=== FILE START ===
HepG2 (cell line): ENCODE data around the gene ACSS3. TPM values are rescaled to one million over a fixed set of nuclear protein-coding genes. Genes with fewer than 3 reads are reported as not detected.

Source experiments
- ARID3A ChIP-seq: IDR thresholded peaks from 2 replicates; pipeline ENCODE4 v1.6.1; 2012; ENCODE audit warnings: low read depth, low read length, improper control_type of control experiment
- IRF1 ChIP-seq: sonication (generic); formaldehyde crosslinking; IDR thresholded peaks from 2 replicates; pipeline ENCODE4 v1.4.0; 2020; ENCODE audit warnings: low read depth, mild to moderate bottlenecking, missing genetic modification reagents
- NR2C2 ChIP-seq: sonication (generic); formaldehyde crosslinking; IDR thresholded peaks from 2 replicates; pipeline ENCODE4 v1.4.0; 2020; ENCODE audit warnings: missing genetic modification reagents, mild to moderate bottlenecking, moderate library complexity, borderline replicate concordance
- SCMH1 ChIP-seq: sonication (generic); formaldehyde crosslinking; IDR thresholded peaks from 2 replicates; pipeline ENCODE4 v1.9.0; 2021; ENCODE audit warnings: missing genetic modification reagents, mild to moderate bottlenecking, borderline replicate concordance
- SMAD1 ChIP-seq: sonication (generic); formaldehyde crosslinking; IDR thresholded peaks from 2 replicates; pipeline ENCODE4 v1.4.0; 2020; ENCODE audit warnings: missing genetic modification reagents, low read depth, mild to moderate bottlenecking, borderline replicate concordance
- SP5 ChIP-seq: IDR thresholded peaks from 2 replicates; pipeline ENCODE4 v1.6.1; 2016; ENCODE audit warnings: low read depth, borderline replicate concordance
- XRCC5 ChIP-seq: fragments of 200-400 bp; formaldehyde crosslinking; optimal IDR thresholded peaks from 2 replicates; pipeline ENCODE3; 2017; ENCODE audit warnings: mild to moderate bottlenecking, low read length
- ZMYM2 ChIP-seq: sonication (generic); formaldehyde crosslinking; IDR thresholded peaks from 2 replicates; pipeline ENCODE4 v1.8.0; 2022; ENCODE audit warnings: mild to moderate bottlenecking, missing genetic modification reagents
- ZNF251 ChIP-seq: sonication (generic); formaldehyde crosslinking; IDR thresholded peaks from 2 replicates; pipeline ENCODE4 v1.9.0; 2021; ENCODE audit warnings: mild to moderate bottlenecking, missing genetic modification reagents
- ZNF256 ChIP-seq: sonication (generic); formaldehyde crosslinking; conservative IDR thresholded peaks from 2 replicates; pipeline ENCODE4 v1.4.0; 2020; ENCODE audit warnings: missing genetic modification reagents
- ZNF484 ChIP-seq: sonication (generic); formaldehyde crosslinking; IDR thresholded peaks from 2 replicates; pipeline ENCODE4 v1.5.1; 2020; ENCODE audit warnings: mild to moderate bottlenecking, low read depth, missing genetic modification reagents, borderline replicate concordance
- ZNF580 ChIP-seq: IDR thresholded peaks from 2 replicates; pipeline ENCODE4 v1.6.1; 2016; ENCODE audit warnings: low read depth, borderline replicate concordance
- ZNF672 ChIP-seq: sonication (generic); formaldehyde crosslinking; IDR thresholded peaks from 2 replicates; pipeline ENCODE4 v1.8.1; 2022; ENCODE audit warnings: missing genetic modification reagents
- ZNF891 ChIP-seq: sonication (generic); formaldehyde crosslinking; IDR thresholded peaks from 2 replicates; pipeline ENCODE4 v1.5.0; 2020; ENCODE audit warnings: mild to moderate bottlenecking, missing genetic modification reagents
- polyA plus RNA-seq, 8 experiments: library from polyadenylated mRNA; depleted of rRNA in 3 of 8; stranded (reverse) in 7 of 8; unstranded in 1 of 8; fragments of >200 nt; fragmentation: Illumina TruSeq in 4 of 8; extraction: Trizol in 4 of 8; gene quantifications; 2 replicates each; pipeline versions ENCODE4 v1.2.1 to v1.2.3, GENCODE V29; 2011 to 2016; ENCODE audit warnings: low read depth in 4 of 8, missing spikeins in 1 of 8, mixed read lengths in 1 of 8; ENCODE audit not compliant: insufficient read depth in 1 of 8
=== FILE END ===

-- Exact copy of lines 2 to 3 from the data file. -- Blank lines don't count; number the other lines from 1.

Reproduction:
Source experiments
- ARID3A ChIP-seq: IDR thresholded peaks from 2 replicates; pipeline ENCODE4 v1.6.1; 2012; ENCODE audit warnings: low read depth, low read length, improper control_type of control experiment